Wednesday, April 30, 2014

St. Pius V, Pope

Happy Feast of St. Pius V, Pope!

Pope Pius V was head of the Catholic Church from 1566-1572 and a leader of the Catholic Reformation.  He was born to a poor Italian family and was a shepherd until he joined the Dominicans at he age of 14.  He taught theology and philosophy for 16 years before becoming master of novices and prior for several Dominican houses.  He was named inquisitor for Como and Bergamo, but fulfilled his position so well, he was named commissary general of the Inquisition  in 1551.  He quickly rose to bishop of Nepi and Sutri in 1556, cardinal in 1557, grand inquisitor in 1558, and on January 7, 1566 elected Pope.  As Pope, he saw him main objective as continuing to reform the church, specifically full implementation of the Council of Trent. He published the Roman Catechism, the revised Roman Breviary, and the Roman Missal (I think we are ALL grateful for these!).  He declared Thomas Aquinas a Doctor of the Church, commanded a new edition of the works of Thomas Aquinas, ans created a commission to revise the Vulgate.  The decrees of Trent were published throughout all Catholic lands and the Pope insisted on strict adherence.  In 1571, Pius created the Congregation of the Index (what the index iswhat is on itliberal view of what is on it) to give help with the Church's resistance to Protestant and heretical writings and used the Inquisition to keep Protestant ideas from spreading in Italy.  There was a threat beyond the Protestants, the Ottoman Turks were advancing steadily across the Mediterranean.  Pius V organized an alliance between Benice and Spain, culminating in the Battle of Lepanto, which was a complete triumph over the Turks--the Feast Day for Our Lady of Victory was established on this day to recognizer Our Lady's intercession in answer to the Rosary being said all over Catholic Europe.  Pius led reforms of the Church by example.  For example, he wore his coarse Dominican robed, even underneath his papal vestments and devoted himself wholeheartedly to the religious life.  Only the Inquisition's oppression was left as a blemish on his papacy, often Jews of Rome were brutally treated; and the excommunication of Queen Elizabeth I of England.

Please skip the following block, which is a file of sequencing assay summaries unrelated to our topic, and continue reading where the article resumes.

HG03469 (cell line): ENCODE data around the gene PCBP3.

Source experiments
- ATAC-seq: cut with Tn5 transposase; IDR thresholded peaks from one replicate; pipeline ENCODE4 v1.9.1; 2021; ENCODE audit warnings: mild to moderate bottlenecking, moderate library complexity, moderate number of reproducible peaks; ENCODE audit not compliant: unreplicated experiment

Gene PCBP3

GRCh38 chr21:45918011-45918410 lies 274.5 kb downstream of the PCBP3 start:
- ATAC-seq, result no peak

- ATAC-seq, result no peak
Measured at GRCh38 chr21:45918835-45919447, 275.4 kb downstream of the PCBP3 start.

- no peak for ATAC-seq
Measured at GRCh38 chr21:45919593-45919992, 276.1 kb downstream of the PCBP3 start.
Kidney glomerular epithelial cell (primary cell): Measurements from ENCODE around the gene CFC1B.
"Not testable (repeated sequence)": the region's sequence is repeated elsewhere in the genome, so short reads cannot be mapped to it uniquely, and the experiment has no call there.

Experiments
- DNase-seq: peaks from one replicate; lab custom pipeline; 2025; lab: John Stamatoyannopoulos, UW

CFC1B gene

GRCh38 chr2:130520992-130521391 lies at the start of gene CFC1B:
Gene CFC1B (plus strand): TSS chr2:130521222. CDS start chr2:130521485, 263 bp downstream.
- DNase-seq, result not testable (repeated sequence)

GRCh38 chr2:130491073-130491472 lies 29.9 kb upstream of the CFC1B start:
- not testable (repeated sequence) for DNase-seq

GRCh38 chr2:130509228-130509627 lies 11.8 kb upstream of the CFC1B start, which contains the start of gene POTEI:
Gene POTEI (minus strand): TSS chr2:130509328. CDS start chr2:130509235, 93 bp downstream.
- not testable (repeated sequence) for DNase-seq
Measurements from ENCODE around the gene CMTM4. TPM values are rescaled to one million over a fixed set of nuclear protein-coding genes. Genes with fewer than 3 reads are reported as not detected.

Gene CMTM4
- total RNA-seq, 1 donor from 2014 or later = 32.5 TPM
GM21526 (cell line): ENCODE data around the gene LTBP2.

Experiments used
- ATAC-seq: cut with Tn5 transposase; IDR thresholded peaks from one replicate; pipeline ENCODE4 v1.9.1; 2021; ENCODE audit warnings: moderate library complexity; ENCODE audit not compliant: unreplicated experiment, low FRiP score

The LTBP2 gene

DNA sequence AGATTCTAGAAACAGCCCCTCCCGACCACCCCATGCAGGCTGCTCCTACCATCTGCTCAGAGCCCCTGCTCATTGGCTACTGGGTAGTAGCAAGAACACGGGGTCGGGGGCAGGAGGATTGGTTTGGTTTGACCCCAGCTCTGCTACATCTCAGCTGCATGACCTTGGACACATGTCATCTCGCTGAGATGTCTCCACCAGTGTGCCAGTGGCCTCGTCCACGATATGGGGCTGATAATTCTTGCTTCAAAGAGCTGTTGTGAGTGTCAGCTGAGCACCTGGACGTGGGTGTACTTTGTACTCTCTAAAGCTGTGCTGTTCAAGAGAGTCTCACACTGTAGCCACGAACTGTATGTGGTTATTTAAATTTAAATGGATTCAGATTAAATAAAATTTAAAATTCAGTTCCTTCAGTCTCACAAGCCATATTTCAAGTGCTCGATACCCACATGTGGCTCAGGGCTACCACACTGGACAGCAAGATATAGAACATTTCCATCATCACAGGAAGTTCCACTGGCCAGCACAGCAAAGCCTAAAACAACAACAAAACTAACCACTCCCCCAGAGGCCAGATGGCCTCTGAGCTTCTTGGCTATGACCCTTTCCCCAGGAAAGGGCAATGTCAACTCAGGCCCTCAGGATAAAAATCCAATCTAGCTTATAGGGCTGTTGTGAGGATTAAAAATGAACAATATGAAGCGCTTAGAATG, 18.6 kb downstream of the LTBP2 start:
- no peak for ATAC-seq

I am so happy to be learning about a pope and a saint today, just a few days after 2 popes were canonized as saints.  How amazing is our church?  To have a succession of leaders that you can follow all of the way to Jesus' instillation of Peter.  I think that is one of the most amazing things about the Catholic Church.  Maybe I should insert here the reasons I converted to Catholicism, it really has nothing to do with St. Pius V, or maybe it has everything to do with him and his Reformation of the Church.  I was raised Methodist, by a mom who has a long, long line of Methodists in her family.  My dad was Catholic, but disliked the Latin (and later Spanish) that was spoken in his church (from what I understand that was his main grump about the church).  I was blessed to have Catholic God Parents.  They were amazing!  I loved to spend the night at their house, where a small shrine was in their bedroom and we prayed at night.  That moment in the evening felt like home to me.  They were a wonderful example of marriage and family, but also a wonderful example of Christ's light given to others.  Their faith was amazing and I always wanted more of it.  Going to mass with them or with my grandpa (Dad's Dad) was always a highlight.  Granted their mass was still in Spanish, but I was drawn in by the consistency of the service, I didn't know what they said, but when I went often I could follow along and it was comfortable.  You could always feel the Holy Spirit in the room--ALWAYS--even when I was young, it just felt different than church services at my church.  Then I met a Catholic man, and honestly, I was hoping beyond anything he would insist that I become Catholic before our marriage, but he didn't and we were married Methodist and did the church shuffle the first several years of our marriage.  It wasn't until and wonderful Catholic Priest came into our lives, and started praying for us, that everything changed and I converted.  I don't know that I would have wanted it any other way though.  The Holy Spirit was able to come into both of our lives at one time and change our whole family (children included, there were 2 before I converted).  So, thank you Pope Pius V, thank you to all of the Popes before and after who have led and guided our church through both good and bad times.  And thank you to all of the priests, and religious, who guide and have guided the flock constantly and consistently throughout the years.
(note:  I borrowed the images.  The top one is from another blog, source listed under it (the quote and picture together say it all!) and the image of the tomb is from Wikipedia (what can I say, I'm have not been blessed enough to go visit day!)

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